How is one of four siblings able to take complete control of all of our living mothers assets, and put it all in his name 6 months later on the day of her death?

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How is one of four siblings able to take complete control of all of our living mothers assets, and put it all in his name 6 months later on the day of her death?

Mom had a mild stroke which she quickly recovered from but while she was still hospitalized my brother took total control of her entire estate. He took her vehicles, locked her and us out of her 200 acre estate, had her phone, internet, and insurance cancelled, and began transferring all of her titles and deeds to his name. He even had her blocked from using or even viewing her own bank accounts. Yet he kept them active so her checks would continue to get deposited, then he would transfer them to his own accounts He hadn’t worked in 18 months and was trying to borrow funds to file for bankruptcy. His ex-wife filed for divorce and we loaned him gas money so he

could get to the court. It seemed that things couldn’t get much worse for him. And then my mom has a stroke and he’s living high on the hog still unemployed. She was trying to through him in jail when she passed away but somehow he gets all her assets. And he won’t tell us anything. How can we find out what documentation he has POA, final Will, Trust, etc.? And what do you recommend we do to stop him, on a low budget?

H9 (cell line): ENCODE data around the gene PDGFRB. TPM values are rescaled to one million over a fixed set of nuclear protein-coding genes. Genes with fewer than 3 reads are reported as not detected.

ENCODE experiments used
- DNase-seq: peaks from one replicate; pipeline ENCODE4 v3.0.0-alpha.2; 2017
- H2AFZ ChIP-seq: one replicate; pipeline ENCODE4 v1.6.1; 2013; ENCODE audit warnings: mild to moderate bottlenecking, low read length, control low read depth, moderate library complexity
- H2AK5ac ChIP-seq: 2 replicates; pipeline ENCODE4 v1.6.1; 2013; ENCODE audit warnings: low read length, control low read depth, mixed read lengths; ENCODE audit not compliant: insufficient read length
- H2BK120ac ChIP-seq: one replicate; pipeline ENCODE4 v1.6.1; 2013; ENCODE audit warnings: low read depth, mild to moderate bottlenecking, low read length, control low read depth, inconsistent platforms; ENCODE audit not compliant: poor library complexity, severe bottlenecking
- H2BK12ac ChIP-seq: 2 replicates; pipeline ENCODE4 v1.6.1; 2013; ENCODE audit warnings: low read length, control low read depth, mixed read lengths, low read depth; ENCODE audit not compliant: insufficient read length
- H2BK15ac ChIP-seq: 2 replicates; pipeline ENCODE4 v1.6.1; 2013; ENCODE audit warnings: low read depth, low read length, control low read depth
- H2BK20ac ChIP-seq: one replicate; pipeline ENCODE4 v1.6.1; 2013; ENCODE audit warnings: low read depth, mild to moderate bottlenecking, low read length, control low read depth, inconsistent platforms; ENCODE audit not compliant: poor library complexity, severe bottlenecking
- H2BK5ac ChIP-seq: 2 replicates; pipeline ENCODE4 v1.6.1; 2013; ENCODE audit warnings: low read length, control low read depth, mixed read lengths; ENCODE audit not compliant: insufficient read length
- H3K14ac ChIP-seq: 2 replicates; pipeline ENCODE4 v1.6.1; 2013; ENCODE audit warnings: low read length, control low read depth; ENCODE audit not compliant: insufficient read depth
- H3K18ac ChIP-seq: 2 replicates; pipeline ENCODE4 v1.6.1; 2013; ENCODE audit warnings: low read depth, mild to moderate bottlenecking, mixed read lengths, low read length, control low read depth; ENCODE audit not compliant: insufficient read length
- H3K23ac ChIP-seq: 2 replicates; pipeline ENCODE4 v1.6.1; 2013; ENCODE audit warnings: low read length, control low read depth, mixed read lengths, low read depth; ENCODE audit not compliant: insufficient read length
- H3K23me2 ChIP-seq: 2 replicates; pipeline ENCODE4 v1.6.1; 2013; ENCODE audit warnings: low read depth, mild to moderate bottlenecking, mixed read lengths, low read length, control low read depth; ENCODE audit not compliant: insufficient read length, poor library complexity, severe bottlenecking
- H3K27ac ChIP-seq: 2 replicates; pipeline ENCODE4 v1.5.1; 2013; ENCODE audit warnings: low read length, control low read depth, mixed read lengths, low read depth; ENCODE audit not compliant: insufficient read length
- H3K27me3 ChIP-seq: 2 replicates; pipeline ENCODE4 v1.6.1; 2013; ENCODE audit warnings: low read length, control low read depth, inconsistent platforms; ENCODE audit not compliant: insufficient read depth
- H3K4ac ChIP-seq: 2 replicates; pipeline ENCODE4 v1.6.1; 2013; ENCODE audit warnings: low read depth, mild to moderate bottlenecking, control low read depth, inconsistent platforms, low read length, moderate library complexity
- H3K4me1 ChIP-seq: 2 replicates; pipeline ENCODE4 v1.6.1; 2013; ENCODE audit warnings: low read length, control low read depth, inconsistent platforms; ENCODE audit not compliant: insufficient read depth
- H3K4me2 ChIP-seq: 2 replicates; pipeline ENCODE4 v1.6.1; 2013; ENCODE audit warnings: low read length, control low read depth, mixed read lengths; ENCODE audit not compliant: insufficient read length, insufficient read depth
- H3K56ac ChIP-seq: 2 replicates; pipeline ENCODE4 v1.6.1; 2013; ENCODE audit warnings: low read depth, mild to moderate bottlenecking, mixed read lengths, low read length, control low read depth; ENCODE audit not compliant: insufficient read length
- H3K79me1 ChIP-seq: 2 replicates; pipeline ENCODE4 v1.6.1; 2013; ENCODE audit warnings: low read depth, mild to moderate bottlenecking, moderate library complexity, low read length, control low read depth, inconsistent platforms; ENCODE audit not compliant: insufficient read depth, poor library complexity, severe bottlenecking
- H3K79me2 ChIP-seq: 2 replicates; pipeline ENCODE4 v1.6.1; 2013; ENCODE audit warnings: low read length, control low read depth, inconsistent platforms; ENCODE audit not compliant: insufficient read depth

Asked on March 22, 2019 under Estate Planning, Texas

Answers:

SJZ, Member, New York Bar / FreeAdvice Contributing Attorney

Answered 2 years ago | Contributor

First, let's be clear: what he is doing is illegal--even criminal. Even if there is some legal document ostensibly giving him authority over her estate, finances, etc., such as a power of attorney or a trust containing her assets, of which he is  trustee, such document would make him a "fiduciary" for her. A fiduciary is bound by a "fiduciary duty," or a law-imposed obligation to act in the best interests of the real owner of the assets or beneficiary of the trust, loyally to her needs and interests. Taking her assets for himself is a violation of fiduciary duty at a bare minimum; it is also very likely a form of theft called (traditionally) "conversion," in which someone takes assets entrusted to them by another for the other's benefit and "converts" them to his own use.
And if he does not have legal authority over her assets, what he is doing is theft, pure and simple--and possibly (depending on how he is doing it--e.g. forging her signature?) several other crimes, too, like fraud or identity theft.
Contact your local police, since this is likely illegal/criminal. Contact the state Attorney General's office and county prosecutor--it may fall under one of their jurisdictions, too. And contact the Texas Dept. of Family Protective Services, their division or office of Adult Protective Services, which guards against the exploitation of older adults; here is a link to their website: https://www.dfps.state.tx.us/Adult_Protection/


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